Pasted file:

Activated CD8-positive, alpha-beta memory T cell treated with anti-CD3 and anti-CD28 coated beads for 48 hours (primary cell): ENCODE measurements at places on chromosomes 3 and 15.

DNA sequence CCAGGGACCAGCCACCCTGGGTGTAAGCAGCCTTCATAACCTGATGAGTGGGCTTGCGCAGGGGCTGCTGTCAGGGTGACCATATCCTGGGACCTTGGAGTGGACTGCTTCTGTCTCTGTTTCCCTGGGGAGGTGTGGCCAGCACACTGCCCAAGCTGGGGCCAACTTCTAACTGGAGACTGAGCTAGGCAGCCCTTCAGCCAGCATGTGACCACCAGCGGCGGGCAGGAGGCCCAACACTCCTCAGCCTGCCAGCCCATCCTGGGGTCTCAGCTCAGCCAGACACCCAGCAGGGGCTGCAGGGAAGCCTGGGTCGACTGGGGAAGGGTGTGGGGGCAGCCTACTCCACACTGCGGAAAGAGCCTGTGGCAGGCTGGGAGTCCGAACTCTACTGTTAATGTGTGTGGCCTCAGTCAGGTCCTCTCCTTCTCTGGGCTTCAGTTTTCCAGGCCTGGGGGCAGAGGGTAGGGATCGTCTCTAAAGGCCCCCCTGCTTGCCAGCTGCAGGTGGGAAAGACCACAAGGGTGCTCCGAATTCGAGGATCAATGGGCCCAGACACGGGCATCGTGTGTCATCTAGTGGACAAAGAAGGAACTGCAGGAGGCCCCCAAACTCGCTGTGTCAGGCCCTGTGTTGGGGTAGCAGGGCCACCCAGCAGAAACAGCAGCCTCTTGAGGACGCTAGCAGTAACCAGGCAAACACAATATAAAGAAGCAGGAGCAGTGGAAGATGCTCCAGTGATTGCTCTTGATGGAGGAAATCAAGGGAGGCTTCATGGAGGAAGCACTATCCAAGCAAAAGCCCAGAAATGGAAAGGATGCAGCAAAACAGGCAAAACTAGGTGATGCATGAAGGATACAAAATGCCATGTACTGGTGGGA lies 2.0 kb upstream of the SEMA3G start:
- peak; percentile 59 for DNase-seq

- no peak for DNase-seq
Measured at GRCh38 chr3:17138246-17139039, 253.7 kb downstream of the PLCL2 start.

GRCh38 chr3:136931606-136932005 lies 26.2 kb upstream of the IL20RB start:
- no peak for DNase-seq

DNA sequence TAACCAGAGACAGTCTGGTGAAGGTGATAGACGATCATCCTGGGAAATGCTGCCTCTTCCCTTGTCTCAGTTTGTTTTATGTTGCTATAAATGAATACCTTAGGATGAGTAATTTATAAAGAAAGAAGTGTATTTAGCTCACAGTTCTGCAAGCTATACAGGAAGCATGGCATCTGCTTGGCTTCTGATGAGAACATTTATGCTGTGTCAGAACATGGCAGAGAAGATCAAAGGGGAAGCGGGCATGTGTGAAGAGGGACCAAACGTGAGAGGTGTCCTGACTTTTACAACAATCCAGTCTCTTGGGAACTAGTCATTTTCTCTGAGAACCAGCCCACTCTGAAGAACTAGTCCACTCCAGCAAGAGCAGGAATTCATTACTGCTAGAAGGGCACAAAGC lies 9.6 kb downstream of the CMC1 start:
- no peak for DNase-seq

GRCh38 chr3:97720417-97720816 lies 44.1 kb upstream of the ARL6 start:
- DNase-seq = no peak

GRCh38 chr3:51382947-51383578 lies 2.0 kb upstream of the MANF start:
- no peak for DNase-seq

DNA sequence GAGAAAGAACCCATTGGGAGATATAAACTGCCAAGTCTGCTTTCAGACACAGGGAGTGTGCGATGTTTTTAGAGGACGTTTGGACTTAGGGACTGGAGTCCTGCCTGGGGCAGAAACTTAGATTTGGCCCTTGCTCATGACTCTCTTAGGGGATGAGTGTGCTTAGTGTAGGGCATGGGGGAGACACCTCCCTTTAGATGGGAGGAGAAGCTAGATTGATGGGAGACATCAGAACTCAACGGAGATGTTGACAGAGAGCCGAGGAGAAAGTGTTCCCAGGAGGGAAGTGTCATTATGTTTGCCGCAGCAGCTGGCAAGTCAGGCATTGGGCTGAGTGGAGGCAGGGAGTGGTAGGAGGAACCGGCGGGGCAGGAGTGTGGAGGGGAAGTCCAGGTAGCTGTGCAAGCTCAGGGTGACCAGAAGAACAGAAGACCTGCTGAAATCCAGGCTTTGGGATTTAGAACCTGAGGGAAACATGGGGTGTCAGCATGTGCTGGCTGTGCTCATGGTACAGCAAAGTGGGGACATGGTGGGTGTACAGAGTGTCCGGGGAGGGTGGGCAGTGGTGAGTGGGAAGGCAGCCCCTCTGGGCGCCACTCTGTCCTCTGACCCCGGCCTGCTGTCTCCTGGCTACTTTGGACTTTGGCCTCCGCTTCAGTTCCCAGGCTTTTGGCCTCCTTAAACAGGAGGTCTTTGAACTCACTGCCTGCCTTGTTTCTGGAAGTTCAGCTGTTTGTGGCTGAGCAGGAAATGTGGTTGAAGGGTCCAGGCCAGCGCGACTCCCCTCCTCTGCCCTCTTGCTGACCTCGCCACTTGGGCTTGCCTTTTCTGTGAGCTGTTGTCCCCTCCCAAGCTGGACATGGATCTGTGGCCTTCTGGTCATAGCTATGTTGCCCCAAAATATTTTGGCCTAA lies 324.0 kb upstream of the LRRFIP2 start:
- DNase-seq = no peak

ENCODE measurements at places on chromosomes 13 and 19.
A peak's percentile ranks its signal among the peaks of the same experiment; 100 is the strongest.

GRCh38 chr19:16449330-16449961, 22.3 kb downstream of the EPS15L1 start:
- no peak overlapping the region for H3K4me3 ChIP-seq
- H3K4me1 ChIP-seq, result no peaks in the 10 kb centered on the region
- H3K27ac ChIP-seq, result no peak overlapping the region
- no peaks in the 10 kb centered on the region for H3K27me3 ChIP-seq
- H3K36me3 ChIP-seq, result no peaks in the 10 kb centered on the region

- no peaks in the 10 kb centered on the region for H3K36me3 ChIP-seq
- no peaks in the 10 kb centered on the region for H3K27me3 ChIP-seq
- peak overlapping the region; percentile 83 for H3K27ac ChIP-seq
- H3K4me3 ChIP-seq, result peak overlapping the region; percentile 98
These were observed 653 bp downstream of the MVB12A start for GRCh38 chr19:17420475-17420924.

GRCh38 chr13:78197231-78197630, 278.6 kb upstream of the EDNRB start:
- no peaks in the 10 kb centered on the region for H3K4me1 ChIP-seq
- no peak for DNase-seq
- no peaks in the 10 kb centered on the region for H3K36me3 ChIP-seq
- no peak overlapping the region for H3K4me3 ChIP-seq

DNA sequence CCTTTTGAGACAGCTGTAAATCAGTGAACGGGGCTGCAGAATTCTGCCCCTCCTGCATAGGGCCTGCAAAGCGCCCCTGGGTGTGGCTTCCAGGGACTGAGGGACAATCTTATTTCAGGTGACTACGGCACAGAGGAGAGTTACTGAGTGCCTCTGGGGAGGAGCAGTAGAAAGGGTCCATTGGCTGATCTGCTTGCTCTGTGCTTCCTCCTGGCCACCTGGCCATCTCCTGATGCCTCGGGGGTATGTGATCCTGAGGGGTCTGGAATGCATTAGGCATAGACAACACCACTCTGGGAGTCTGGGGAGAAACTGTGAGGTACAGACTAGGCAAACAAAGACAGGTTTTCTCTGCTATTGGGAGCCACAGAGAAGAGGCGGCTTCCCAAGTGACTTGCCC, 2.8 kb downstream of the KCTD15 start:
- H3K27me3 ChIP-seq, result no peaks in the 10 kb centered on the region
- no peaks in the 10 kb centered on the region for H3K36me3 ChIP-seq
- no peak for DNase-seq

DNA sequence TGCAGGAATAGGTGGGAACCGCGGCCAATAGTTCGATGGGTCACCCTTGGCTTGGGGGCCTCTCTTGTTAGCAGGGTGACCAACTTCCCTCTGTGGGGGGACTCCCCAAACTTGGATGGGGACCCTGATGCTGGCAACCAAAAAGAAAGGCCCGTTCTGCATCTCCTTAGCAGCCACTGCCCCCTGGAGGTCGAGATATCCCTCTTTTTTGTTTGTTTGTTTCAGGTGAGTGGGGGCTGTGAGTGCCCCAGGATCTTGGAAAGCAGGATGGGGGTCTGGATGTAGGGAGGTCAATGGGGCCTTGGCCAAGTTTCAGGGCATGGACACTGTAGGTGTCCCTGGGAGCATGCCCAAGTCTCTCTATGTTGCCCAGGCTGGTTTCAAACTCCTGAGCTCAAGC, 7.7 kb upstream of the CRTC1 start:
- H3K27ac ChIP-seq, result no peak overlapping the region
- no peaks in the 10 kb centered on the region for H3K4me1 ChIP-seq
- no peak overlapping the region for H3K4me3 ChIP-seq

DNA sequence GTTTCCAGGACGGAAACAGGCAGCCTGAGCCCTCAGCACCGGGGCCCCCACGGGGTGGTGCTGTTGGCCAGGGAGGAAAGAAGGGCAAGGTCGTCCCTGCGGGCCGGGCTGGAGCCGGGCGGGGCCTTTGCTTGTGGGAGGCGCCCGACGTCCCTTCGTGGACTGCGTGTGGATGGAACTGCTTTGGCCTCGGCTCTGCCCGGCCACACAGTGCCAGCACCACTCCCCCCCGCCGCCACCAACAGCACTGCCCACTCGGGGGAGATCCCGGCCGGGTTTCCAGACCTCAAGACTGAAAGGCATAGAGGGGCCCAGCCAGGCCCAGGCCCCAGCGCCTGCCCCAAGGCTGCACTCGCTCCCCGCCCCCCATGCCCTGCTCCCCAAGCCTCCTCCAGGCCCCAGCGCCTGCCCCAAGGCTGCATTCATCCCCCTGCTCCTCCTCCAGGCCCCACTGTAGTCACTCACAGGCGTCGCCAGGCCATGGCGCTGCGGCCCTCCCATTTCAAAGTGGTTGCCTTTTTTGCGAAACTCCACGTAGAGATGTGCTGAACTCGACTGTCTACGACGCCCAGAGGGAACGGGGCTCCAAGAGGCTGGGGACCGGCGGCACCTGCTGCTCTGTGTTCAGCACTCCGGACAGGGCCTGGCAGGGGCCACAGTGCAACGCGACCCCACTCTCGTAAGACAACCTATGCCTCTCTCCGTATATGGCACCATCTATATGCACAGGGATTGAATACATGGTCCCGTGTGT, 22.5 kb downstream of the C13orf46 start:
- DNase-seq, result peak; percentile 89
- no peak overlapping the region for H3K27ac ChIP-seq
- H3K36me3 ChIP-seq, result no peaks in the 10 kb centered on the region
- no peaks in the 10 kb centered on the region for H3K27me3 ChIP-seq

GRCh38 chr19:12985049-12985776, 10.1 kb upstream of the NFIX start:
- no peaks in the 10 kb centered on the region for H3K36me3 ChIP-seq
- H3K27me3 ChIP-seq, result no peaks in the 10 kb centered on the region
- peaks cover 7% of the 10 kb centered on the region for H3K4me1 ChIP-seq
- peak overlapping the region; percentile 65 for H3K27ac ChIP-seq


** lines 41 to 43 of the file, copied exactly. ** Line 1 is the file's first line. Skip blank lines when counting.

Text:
- no peak overlapping the region for H3K4me3 ChIP-seq

DNA sequence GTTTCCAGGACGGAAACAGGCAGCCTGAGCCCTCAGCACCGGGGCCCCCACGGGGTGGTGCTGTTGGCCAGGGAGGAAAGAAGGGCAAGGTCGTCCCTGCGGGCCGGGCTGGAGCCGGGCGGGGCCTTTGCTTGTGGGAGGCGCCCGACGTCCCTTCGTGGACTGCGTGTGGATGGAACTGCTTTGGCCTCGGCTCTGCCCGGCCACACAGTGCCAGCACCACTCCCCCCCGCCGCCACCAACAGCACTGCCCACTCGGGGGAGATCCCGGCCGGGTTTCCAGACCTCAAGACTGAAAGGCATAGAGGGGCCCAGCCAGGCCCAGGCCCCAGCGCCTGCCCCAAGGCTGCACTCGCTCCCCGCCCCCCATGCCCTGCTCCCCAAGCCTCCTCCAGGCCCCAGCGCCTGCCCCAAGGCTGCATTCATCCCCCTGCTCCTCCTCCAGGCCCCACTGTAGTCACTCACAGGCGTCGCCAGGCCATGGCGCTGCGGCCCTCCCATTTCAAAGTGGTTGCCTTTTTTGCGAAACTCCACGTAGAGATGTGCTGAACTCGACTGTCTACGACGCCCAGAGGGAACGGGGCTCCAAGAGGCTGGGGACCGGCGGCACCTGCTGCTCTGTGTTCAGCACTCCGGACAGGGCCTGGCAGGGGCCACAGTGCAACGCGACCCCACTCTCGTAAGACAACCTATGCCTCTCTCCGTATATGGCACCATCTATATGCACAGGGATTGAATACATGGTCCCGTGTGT, 22.5 kb downstream of the C13orf46 start:
- DNase-seq, result peak; percentile 89